Ruqya is an Islamic prayer modality that uses verses of the Qur’an or supplications of Prophet Mohammed for healing. This investigation explored if ruqya could be effective on a non-Muslim using a multiple case study methodology with 2 adult participants. Participant 1 presented with lower back pain and recurring urinary tract infections. She also wanted healing for stress related to work as well as anxiety regarding her children's exams. Participant 2 wanted healing for a lifelong issue of rejection from people who do not understand her and then reject her based on that misunderstanding. She was also grieving the loss of her partner who had been killed in an accident 3 months prior to the beginning of the study and wanted further healing for that. Participants underwent a pretreatment interview, one ruqya treatment administered by a professional raqi (a person who does ruqya, often a sheikh), a posttreatment interview 1 day following the treatment, and a follow-up interview 2 weeks posttreatment. Both participants described a strong physical response to the ruqya. Participant 1 felt a strong energy from the raqi come up her hand and arm. Participant 2 said she thought ruqya was an Islamic version of reiki, a Japanese energy modality. Participants also had a powerful dream following the treatment that was meaningful and healing. Participants felt that their presenting complaints had a positive improvement or healing as a result of the ruqya treatment. The results suggest that ruqya can be an effective healing modality for a non-Muslim. Another finding is that ruqya seems to be a universal healing modality in that it responds to the particular healing needs of the person receiving it.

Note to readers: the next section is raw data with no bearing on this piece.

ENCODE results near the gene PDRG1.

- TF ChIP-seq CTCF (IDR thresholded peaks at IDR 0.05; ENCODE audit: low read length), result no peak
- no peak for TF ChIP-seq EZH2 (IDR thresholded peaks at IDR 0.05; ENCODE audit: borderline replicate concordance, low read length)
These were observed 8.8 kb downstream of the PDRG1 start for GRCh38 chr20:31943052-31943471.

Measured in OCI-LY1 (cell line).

|Commitee:||Lewis, Charlotte, Yucel, Salih|
|School:||Institute of Transpersonal Psychology|
|Department:||Global Psychology with a concentration in Transpersonal Psychology|
|School Location:||United States -- California|
|Source:||DAI-B 72/06, Dissertation Abstracts International|
|Subjects:||Religion, Alternative Medicine, Psychology|
|Keywords:||Complementary and alternative medicine (cam), Islamic healing, Islamic prayer, Ruqya, Universal healing|
Copyright in each Dissertation and Thesis is retained by the author. All Rights Reserved
The supplemental file or files you are about to download were provided to ProQuest by the author as part of a
dissertation or thesis. The supplemental files are provided "AS IS" without warranty. ProQuest is not responsible for the
content, format or impact on the supplemental file(s) on our system. in some cases, the file type may be unknown or
may be a .exe file. We recommend caution as you open such files.
Copyright of the original materials contained in the supplemental file is retained by the author and your access to the
supplemental files is subject to the ProQuest Terms and Conditions of use.
Depending on the size of the file(s) you are downloading, the system may take some time to download them. Please be